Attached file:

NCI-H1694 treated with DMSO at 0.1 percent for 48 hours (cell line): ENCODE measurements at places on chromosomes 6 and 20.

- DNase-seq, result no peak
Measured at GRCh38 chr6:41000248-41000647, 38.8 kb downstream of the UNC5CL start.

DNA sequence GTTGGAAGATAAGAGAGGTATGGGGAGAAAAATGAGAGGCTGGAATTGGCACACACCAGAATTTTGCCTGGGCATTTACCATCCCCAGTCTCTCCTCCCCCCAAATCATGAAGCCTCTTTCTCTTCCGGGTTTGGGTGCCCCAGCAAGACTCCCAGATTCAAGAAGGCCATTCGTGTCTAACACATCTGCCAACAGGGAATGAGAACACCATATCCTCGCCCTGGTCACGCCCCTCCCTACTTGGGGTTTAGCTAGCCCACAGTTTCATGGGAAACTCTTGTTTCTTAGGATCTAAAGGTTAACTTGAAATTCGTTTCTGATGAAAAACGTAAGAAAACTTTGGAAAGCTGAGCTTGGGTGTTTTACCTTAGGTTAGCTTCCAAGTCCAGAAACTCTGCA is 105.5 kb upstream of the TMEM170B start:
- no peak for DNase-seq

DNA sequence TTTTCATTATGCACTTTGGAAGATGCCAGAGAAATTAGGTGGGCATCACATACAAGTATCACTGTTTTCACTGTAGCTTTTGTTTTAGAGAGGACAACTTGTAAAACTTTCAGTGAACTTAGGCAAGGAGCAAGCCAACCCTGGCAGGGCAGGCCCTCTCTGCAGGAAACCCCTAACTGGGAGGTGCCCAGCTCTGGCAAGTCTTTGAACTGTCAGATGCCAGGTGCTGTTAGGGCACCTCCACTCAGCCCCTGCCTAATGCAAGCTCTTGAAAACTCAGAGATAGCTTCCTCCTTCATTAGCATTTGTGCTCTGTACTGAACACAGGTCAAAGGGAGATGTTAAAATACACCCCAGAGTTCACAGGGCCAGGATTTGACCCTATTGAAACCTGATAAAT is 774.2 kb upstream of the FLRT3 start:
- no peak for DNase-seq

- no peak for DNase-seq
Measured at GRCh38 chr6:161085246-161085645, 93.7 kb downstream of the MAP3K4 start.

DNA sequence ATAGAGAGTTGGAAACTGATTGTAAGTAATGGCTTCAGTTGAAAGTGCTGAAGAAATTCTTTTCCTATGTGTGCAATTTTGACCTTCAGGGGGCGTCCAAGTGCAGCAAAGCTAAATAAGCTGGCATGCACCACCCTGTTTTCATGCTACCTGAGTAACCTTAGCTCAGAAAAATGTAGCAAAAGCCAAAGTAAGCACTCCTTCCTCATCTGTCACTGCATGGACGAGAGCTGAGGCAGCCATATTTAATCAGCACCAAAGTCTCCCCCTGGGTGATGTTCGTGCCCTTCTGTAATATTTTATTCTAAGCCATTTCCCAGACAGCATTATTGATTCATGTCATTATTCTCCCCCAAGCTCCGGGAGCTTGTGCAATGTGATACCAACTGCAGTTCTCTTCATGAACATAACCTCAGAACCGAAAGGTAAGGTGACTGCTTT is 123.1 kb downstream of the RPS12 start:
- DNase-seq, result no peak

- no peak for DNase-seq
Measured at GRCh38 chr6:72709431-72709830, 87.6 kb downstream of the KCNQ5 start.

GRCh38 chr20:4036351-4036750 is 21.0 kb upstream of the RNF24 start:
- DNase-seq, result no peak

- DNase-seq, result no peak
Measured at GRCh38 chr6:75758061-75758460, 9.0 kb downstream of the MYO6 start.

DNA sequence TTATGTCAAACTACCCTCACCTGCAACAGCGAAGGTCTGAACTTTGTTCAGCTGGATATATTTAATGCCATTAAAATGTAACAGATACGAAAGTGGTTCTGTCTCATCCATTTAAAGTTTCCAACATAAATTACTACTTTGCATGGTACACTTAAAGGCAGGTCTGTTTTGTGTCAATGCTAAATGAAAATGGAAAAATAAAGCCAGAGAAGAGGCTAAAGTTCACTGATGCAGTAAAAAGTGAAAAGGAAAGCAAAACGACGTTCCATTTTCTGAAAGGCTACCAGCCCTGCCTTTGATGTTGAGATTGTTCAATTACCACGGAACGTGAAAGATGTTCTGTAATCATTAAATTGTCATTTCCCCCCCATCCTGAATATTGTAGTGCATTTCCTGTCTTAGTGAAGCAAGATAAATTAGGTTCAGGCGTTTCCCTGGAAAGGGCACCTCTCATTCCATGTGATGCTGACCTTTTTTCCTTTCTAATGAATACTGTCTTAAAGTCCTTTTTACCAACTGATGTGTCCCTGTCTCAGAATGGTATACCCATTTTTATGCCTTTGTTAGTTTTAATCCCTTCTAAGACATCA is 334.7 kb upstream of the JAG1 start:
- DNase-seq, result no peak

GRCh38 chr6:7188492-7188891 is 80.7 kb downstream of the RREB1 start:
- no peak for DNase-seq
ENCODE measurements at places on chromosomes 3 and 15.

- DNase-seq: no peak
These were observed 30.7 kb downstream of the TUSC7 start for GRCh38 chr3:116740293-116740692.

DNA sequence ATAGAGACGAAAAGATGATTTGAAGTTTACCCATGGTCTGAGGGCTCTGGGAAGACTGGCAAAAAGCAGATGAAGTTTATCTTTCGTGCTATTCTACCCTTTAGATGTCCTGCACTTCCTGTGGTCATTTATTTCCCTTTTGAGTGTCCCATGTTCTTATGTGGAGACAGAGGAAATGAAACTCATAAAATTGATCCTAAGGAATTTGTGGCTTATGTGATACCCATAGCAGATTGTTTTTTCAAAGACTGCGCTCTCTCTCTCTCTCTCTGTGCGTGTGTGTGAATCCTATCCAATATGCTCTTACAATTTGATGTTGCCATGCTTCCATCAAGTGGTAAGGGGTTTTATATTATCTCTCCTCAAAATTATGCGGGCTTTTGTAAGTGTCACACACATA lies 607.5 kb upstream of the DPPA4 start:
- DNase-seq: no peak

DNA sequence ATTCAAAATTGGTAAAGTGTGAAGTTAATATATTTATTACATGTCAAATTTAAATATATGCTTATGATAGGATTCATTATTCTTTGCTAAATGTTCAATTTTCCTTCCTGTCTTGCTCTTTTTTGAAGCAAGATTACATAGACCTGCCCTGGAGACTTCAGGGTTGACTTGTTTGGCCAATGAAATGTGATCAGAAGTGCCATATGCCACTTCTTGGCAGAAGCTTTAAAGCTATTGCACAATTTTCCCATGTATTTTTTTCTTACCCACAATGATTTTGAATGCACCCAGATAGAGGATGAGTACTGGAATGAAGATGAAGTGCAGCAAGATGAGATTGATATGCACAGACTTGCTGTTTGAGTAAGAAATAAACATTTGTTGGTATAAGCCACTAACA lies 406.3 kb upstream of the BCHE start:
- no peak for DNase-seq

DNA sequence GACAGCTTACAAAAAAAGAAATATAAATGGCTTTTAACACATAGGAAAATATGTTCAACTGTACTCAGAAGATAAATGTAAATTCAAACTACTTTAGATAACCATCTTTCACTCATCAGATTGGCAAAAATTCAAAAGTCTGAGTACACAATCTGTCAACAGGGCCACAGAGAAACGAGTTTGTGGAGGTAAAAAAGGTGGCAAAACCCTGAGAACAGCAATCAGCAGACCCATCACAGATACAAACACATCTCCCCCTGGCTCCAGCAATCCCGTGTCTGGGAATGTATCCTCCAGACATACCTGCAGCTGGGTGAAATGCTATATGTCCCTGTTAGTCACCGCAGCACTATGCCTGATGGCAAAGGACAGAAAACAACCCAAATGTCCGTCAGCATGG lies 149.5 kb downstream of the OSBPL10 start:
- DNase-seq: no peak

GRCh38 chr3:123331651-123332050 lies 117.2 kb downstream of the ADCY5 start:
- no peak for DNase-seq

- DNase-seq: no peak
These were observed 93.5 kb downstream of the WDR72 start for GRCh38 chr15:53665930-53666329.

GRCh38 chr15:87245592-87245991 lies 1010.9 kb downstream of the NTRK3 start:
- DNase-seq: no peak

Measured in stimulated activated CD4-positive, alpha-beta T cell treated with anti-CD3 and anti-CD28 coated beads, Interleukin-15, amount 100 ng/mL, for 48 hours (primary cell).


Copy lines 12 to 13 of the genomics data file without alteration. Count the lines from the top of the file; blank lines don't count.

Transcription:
- no peak for DNase-seq
Measured at GRCh38 chr6:72709431-72709830, 87.6 kb downstream of the KCNQ5 start.